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IndexedDB with Push Notifications

Introduction to Progressive Web Apps

Ever since Jake Archibald reveal a glimpse of what progressive web apps and service workers can do in the Google I/O 2016 event, I have been fairly optimistic about the potential applications this new set of web technologies can solve in developing the next generation of mobile web applications. PWAs allowed the discoverability of the open web to merge with the engagement and responsiveness of the native apps. It is really the best of both worlds. PWAs do this with rigorously caching website assets and scripts via service workers, using service workers for push notifications and background sync, and features like "Add to Home Screen" to give the native app like feel. This is just a simple introduction of Progressive Web Apps. To learn more, just out the full Google PWA tutorials and the various Google I/O talks. What I want to show in this post is the usages of accessing IndexedDB on receiving a web push notification and how it can be used to implement some pretty neat features.

Push Notifications on the Web

One of the core features that the Service Worker makes possible is to allow the web browser to receive web push notifications which used to be in the exclusive domain of native mobile applications. This feature is implemented in every major desktop and mobile browser now except Safari. Businesses, for example, can use these web push notifications to notify that a customer payment was made to a merchant progressive web app used by the cashier side. There is a server-side implementation involve that needs to send the push to the designated push service, but you can use curl or Postmen to simulate that. The client application push listener code in the service worker file will look something like this:

// most basic push notification example
self.addEventListener('push', function(event) {
    if ( {
        const pushTitle = "A simple push notification";
        const pushOptions = {
            body: "push content body",
            icon: "./images/logo-192x192.png",
            vibrate: [100,50,100],

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When the device receives a push from the browser specific push service, the Service Worker will wake up for the moment and execute the code inside the handler and display the appropriate push message to the user. There are many settings that can be configured in the push such as priority levels, badges, tags, and event sounds. For a more comprehensive explanation see here:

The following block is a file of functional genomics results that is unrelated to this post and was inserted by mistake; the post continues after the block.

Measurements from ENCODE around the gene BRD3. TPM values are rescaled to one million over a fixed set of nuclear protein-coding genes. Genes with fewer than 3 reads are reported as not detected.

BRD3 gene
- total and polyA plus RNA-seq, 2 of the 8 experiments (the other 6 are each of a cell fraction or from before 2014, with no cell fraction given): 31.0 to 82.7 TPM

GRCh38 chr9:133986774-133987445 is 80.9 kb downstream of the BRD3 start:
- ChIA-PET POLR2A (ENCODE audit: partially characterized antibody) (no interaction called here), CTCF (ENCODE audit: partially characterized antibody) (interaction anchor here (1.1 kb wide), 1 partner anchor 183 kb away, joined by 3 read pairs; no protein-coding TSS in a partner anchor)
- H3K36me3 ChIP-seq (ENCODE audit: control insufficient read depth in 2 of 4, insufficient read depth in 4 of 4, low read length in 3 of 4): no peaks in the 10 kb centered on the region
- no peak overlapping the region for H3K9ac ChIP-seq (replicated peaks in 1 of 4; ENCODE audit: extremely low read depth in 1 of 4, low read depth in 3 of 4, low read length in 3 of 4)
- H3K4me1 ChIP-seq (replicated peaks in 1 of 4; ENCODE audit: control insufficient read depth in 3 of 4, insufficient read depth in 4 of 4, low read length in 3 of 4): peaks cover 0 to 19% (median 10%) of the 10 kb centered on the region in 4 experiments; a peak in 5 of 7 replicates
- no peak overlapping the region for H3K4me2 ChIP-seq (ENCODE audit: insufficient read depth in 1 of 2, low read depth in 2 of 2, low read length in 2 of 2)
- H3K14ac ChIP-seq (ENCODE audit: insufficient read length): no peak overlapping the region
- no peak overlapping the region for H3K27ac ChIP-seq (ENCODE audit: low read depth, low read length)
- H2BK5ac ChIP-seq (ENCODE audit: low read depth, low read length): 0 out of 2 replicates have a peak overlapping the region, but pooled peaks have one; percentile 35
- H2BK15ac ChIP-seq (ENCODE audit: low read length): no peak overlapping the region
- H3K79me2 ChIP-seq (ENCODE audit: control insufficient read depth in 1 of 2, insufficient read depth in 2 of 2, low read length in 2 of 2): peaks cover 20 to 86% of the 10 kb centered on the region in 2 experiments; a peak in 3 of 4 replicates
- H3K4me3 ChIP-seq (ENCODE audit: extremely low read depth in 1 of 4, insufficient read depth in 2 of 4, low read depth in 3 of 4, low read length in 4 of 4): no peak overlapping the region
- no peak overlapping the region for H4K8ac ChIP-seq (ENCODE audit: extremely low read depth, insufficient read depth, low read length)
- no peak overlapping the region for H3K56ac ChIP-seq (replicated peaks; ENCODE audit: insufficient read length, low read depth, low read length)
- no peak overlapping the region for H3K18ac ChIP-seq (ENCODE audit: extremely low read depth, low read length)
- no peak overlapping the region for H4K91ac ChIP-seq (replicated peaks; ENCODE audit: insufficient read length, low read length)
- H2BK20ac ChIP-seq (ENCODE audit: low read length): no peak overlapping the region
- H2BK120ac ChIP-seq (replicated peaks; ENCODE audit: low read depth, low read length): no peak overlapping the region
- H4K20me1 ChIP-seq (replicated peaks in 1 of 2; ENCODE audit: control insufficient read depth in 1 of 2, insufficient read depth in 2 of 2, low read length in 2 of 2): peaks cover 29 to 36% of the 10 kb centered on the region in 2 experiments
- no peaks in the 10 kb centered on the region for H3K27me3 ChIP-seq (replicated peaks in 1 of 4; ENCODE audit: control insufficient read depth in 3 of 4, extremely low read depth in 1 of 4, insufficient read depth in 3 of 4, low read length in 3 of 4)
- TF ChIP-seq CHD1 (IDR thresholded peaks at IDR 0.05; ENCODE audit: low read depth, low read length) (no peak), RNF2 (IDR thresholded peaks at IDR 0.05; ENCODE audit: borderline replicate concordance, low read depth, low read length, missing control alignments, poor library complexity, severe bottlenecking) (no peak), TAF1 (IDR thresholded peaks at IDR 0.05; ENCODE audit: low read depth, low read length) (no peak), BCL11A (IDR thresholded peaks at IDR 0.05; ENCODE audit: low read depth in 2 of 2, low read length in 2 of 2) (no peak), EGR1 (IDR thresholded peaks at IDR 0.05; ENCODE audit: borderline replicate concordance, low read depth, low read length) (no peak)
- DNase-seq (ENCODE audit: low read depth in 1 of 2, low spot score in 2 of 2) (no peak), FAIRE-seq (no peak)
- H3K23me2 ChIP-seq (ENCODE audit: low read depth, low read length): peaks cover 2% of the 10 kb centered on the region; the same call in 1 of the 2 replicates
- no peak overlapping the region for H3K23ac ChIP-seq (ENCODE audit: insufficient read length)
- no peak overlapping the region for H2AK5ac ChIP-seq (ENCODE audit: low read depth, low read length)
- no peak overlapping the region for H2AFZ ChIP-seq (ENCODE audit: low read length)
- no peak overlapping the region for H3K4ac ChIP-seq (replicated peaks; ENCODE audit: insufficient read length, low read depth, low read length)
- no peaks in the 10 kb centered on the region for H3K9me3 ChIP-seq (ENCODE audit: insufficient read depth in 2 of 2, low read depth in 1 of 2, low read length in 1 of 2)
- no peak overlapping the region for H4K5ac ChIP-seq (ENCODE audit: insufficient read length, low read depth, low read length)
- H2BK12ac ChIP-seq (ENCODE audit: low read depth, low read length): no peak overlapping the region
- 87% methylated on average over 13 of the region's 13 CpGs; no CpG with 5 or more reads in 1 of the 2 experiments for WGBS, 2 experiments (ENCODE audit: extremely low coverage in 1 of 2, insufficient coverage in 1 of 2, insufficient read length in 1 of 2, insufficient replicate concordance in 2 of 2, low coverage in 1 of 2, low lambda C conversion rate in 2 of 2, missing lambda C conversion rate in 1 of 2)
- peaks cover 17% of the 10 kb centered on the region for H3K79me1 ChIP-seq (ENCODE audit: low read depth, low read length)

Scope of Service Workers

Service Workers is an amazing tool and what makes the modern generation of native like web applications possible. There are many introductions to Service Workers such as this one here, but the important concept to realize here is that Service Workers do not run in the same environment as our regular Javascript code. It means that Service Workers do not have access to normal browser APIs like the DOM, nor can it access APIs like Geolocation or LocalStorage. This was not obvious to me at first and can cause some frustrations in the features we need to implement. Instead of directly accessing the page DOM elements, the Service Worker will need to send a message through an API such as PostMessage which the app will listen to, and respond with a handler. But then, what if we need functionalities like user Geolocation at the time of say, a Push Notification event? This is where IndexDB comes in.

Why use IndexedDB?

IndexedDB is the recommended web browsers data object store for large amounts of data and more structure storage. There are other persistent storage on the browser like LocalStorage/SessionStorage, WebSQL, and AppCache as well. LocalStorage has certain limitations such as 5mb to 10mb maximum storage on most browsers and all data is saved in strings. I only use it for simple scenarios such as remembering if a user has already seen the tutorial slides for instance. WebSQL and the old Application Cache are no longer being supported so probably not recommend to be used when developing an offline app in 2018.

IndexedDB has:
- Low, level flexible interface for developers
- Mostly asynchronous
- Transactions, all database operations must be part of a transaction
- Most importantly, it is accessible via Service Workers which is our primary usage here

Store Geolocation in IndexedDB

We know that Service Workers do not permit access to Geolocation API directly nor can it access LocalStorage. So let us store the Geolocation data in IndexDB instead. We will be using Jake's idb helper library so we can utilize Promises which provides a cleaner interface.